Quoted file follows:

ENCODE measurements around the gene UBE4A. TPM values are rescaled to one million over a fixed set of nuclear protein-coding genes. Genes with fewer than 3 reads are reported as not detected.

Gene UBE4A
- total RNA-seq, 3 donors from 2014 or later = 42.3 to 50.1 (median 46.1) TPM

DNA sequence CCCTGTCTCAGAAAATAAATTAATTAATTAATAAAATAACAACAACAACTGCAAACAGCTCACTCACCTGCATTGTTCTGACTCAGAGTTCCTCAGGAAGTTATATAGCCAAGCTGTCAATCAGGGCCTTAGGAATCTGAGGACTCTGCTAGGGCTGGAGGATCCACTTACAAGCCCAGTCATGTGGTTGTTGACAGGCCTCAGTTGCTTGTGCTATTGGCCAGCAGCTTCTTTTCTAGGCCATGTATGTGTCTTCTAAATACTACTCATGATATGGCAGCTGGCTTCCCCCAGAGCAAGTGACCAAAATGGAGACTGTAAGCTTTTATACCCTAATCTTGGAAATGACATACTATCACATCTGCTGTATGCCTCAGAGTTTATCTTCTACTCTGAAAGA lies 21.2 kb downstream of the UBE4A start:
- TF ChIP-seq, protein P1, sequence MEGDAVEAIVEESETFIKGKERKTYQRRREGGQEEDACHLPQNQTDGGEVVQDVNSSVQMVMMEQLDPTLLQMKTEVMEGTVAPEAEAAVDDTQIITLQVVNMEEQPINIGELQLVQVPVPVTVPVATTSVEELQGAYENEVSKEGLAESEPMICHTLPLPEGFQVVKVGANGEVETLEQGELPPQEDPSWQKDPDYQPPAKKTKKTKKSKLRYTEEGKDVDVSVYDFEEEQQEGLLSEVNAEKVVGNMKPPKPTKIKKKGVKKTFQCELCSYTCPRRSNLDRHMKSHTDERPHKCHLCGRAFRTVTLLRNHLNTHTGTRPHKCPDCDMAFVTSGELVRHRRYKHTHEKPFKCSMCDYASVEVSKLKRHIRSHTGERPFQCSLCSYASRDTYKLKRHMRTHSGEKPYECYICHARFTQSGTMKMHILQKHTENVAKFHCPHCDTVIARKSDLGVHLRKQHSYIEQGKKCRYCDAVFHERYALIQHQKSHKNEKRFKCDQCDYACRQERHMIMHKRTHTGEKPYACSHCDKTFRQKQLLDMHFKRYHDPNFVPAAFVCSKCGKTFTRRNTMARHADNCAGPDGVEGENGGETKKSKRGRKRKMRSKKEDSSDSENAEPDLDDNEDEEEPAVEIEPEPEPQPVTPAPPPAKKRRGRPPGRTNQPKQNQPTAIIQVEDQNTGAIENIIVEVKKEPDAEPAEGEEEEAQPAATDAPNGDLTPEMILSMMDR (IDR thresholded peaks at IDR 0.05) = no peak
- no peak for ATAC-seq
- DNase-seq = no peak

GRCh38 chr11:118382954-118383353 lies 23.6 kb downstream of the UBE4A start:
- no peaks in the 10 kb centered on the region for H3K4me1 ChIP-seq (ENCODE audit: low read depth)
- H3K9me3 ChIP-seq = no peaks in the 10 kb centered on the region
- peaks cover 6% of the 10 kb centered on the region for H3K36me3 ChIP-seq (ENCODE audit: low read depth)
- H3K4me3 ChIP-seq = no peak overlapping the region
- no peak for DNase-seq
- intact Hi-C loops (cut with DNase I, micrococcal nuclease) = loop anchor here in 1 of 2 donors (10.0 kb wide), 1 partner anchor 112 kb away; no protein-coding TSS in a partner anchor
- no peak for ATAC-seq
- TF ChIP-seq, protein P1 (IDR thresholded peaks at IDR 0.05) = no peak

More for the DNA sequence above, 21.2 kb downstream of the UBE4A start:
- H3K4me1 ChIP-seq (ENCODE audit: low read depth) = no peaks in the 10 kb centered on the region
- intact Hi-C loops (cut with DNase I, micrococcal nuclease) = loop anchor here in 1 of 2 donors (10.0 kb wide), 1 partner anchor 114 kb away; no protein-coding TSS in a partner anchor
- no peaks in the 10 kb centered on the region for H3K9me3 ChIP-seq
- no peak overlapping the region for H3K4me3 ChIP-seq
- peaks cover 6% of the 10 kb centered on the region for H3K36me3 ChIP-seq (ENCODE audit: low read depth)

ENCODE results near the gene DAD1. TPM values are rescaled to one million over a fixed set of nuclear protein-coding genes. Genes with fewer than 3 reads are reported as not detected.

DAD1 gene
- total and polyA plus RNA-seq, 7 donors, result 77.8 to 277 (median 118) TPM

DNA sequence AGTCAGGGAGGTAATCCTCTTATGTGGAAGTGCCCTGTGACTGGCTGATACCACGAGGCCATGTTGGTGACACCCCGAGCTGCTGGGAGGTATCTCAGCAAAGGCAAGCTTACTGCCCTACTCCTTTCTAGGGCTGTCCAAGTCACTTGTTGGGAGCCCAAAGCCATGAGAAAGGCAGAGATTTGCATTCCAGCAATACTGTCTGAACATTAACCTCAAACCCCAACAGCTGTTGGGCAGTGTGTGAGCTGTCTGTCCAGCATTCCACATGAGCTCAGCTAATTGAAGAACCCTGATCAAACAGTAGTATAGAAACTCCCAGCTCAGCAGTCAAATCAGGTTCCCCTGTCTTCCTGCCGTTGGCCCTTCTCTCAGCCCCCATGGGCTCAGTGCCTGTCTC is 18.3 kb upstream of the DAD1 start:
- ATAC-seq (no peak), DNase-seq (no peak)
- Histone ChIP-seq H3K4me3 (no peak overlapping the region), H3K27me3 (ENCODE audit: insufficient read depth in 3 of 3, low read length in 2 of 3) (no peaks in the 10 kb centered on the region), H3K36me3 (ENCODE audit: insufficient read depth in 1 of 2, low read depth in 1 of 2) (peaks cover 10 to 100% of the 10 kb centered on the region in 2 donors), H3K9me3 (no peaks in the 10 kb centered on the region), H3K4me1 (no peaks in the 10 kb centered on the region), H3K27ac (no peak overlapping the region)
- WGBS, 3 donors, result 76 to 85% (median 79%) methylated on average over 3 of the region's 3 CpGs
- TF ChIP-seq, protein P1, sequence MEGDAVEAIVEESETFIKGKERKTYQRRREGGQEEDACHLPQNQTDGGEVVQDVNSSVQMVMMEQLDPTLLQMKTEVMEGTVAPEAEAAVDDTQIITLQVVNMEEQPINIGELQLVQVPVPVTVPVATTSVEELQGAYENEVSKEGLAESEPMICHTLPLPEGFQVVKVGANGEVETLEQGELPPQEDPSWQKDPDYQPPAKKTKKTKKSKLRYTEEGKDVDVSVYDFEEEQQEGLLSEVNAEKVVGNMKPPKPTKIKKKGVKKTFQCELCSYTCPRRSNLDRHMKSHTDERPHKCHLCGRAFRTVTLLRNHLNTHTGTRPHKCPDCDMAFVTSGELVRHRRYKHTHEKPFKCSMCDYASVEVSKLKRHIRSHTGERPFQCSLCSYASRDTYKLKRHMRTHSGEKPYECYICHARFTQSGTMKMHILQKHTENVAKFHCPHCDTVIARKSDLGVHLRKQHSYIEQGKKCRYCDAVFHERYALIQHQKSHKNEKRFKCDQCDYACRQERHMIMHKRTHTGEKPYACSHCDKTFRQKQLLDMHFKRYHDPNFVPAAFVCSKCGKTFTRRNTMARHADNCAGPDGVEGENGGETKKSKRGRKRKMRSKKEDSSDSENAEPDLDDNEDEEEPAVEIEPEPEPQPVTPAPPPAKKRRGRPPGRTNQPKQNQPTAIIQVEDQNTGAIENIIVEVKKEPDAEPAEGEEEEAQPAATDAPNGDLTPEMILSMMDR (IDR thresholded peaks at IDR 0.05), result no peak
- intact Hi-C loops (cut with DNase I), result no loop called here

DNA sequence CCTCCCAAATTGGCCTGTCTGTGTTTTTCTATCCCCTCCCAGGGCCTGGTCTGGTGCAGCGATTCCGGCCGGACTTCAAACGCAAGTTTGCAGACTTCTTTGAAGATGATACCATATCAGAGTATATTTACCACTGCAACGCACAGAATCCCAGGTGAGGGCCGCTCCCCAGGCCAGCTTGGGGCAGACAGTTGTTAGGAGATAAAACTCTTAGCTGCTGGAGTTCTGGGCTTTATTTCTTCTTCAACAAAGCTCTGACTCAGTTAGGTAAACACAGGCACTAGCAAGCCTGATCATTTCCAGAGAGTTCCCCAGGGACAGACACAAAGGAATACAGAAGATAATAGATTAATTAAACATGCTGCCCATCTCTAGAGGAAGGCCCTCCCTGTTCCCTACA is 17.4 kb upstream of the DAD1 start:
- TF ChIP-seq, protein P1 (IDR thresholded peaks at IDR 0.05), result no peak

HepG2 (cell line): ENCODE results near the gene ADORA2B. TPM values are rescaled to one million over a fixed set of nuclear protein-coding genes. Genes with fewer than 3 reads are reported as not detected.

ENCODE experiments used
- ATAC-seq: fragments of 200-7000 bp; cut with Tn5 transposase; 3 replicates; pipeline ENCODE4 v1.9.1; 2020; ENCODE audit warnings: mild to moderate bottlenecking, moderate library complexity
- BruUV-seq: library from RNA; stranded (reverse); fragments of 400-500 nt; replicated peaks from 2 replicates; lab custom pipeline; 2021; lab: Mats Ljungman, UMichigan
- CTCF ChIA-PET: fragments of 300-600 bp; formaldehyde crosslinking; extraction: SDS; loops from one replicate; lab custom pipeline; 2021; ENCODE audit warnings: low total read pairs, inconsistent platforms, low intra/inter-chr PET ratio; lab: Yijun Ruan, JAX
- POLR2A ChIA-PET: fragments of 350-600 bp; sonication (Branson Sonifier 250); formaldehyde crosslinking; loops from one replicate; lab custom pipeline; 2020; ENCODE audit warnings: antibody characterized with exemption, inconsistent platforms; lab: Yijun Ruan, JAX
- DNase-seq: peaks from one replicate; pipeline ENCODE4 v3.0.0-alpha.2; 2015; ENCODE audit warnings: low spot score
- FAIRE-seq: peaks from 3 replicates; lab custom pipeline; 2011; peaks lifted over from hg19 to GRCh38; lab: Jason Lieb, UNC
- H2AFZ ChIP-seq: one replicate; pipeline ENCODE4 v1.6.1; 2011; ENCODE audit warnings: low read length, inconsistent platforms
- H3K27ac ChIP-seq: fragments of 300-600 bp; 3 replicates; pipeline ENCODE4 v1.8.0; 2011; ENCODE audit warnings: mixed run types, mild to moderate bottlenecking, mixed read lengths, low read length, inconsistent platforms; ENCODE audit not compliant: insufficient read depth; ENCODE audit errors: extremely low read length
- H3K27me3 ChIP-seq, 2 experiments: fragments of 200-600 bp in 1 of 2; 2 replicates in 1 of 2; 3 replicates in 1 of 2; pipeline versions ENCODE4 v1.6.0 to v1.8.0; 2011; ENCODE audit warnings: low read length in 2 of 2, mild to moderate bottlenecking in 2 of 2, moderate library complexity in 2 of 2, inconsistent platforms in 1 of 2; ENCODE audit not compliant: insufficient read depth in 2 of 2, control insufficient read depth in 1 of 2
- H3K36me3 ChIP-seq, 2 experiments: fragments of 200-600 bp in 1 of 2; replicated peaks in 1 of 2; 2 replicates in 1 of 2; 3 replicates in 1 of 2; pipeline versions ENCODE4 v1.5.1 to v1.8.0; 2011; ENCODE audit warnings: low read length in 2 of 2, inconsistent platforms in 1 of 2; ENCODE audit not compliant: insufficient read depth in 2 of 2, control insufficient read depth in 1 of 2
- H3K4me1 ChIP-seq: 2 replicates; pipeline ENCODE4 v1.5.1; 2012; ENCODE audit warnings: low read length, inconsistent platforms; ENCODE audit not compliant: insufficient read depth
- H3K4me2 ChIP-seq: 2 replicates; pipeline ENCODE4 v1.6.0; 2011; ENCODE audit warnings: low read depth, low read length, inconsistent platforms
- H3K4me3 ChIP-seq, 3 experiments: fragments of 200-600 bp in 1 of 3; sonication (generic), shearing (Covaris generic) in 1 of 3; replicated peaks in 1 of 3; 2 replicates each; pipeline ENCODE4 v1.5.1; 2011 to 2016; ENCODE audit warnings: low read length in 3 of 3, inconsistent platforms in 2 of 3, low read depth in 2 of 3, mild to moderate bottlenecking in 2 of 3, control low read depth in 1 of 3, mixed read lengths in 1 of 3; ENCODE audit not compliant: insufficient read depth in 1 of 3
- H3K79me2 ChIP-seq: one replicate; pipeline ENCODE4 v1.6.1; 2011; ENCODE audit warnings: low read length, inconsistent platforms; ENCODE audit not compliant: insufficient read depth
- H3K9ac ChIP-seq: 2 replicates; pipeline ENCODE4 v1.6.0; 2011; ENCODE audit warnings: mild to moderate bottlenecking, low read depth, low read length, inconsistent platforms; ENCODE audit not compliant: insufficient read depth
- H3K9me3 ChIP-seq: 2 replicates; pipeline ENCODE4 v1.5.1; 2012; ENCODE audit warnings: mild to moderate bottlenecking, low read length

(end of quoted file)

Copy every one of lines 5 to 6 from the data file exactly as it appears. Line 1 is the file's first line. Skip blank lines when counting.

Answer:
- TF ChIP-seq, protein P1, sequence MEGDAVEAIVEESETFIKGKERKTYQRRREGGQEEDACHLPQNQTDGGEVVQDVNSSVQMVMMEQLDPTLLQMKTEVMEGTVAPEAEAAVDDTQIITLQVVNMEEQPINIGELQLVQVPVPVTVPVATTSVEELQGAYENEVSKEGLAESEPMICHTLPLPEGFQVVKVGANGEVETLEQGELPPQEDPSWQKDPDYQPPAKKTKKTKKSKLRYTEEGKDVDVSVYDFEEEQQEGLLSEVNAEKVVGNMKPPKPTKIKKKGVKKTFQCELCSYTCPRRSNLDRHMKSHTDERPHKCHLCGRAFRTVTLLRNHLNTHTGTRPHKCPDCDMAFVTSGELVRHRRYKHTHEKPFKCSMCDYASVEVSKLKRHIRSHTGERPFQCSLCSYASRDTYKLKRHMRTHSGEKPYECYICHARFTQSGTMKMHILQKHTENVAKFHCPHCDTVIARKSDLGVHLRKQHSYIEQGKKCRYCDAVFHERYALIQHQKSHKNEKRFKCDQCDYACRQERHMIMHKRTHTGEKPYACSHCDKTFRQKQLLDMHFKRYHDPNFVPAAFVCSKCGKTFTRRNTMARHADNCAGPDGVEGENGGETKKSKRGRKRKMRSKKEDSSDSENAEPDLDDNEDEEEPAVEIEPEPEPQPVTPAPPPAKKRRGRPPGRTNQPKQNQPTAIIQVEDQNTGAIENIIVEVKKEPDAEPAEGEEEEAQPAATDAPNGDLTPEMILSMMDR (IDR thresholded peaks at IDR 0.05) = no peak
- no peak for ATAC-seq